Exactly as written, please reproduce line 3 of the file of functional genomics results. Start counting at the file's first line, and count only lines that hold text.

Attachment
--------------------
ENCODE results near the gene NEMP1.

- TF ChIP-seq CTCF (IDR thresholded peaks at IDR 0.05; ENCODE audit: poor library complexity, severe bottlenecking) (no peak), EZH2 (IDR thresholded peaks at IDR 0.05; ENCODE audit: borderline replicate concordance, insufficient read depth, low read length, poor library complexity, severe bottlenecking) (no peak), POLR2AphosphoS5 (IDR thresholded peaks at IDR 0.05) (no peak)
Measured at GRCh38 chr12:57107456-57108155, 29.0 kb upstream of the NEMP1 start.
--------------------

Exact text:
Measured at GRCh38 chr12:57107456-57108155, 29.0 kb upstream of the NEMP1 start.